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March 29, 2020

Accountability?

Editorial

 
March 29, 2020

The non-bailable arrest warrants issued for former prime minister Shahid Khaqan Abbasi by a Karachi accountability court once again brings into prominence the issue of the LNG case in which he was arrested in July last year, along with two others described by NAB as accomplices in the matter of LNG purchase. For months, no evidence could be produced against Abbasi, who was released on bail on court orders in February this year after a prolonged stint behind bars. It however seems that even in a time of crisis, when the country badly needs unity stretching across party lines and a focus on combining forces to defeat the coronavirus, NAB and the government are unable to put aside what is now clearly a political vendetta. In a Twitter thread, Miftah Ismail, the former finance minister also held in the case, has said he had held back on giving any account of his months in prison due to the corona crisis and the need to ensure all attention remained focused on this scourge. It seems the government believes it is the right time for going after far more petty issues than a deadly virus that has already killed tens of thousands around the world.

There has not been even a shred of evidence of wrongdoing against Abbasi in the case involving the awarding of a contract to purchase LNG from overseas. This time, NAB has decided that as petroleum minister he had made wrongful appointments, including the appointment of Imran-ul-Haq, the former chief executive of PSO who had also been held in the LNG purchase matter. Miftah Ismail has already challenged NAB to find any example where LNG had been purchased at a lower price than the amounts spent by the then PML-N government at the time the contract was enacted.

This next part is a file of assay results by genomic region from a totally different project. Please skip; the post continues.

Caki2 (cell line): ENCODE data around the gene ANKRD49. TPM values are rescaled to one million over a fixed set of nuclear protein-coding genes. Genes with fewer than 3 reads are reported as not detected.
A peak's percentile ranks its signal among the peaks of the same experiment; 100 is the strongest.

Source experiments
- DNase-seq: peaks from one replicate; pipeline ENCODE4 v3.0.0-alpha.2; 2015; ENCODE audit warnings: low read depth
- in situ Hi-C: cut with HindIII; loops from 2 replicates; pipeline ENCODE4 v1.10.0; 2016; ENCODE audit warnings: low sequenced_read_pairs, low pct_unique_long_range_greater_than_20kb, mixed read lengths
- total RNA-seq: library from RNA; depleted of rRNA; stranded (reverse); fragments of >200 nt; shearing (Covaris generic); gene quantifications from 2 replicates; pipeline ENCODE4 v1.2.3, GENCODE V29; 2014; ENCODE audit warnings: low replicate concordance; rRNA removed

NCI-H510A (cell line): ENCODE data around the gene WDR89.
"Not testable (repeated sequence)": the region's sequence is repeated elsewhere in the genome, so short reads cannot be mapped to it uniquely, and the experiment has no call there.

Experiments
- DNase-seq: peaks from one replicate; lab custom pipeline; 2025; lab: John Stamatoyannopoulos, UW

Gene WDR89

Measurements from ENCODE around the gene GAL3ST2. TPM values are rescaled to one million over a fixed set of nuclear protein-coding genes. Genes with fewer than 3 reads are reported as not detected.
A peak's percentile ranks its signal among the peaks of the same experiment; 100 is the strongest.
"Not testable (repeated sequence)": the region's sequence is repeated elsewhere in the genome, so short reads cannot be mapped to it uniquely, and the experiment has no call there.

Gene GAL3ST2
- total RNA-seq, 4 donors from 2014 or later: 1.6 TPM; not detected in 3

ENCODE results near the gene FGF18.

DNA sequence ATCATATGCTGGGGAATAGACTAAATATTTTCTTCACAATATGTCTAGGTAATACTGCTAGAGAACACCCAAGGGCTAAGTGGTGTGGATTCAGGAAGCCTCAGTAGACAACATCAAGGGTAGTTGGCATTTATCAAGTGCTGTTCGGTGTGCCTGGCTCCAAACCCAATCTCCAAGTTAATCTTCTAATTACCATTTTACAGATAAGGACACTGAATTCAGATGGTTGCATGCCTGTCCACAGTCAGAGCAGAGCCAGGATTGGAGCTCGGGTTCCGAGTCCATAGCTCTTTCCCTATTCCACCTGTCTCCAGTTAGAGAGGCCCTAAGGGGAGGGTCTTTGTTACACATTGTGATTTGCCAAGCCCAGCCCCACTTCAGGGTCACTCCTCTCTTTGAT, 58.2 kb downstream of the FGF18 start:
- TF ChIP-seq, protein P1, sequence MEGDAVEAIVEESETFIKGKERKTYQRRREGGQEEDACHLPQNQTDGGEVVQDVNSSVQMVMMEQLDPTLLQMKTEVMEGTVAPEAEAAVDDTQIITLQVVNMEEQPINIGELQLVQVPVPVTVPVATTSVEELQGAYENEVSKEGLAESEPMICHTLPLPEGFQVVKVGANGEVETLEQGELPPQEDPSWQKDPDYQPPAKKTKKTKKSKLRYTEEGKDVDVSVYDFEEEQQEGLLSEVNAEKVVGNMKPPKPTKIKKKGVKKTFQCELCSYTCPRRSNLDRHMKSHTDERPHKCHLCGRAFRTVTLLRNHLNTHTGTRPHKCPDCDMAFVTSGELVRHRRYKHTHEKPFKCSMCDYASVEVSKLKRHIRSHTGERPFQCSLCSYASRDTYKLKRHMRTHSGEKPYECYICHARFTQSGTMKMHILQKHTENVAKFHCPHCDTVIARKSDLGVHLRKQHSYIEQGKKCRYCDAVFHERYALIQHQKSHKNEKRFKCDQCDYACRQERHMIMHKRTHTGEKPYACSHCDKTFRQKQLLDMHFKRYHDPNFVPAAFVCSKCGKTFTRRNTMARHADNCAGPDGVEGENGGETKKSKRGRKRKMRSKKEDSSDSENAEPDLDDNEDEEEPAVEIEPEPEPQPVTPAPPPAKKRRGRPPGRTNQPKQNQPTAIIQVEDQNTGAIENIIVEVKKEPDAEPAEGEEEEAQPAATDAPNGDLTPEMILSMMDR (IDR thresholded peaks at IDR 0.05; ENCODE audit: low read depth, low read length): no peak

There can be less and less doubt that NAB has been turned into a body which acts on the basis of political motivation rather than hard fact. In fact, it seems NAB is bent upon targeting all those who either don’t agree with its policies and practices, or have in the eyes of NAB done something wrong even if there is no solid proof against them. In this vengeful spree, NAB does not reckon if the matter it is taking up falls under its jurisdiction or not; it is not even following its own SOPs and guidelines – as we have already seen in the case of Mir Shakil-ur-Rahman’s unlawful detention.

Accountability should be carried out, but it must be across the board, transparent and visible as such to the people. Surely NAB and the federal government understands that this is not the time for point-scoring or for acting with vengeance. Shahbaz Sharif and Bilawal Bhutto have both at various times offered to lend whatever assistance is possible in joining together to combat the coronavirus threat and save lives. Surely acting to prevent the spread of this deadly disease and sparing people a painful death is more important at this time than engaging in openly vindictive corruption dramas.